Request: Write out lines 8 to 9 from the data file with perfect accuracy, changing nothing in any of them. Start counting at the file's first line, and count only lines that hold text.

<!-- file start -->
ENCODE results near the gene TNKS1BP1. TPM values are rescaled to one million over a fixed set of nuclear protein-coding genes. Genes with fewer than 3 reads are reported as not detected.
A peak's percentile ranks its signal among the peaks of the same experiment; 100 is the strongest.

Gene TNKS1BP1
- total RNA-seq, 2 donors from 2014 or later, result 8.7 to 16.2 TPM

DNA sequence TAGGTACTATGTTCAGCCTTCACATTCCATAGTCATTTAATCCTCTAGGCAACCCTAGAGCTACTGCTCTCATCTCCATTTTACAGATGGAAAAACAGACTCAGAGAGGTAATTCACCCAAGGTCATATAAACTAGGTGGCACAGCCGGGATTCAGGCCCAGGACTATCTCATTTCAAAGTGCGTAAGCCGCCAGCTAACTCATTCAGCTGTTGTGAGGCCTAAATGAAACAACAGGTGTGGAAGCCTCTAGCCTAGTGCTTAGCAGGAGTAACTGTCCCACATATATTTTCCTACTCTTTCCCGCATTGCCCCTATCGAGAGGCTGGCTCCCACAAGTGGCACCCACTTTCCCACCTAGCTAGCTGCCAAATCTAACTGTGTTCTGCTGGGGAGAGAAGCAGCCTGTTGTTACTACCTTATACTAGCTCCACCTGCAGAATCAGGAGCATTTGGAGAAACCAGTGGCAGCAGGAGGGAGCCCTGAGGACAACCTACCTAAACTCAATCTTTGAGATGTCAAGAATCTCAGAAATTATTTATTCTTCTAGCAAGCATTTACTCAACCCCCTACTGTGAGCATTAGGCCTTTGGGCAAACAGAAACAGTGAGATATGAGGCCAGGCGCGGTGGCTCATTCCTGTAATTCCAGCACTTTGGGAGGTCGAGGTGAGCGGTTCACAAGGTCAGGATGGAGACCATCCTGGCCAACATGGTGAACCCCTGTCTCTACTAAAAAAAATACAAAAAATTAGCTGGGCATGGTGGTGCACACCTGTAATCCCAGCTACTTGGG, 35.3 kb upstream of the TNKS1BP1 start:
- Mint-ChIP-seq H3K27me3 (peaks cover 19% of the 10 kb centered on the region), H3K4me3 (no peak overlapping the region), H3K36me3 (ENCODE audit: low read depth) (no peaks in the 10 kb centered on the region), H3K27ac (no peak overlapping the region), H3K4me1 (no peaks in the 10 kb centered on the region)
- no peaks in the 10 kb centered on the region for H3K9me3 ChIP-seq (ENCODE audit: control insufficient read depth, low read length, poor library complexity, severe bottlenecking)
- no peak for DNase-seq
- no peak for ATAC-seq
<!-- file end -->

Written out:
- no peak for DNase-seq
- no peak for ATAC-seq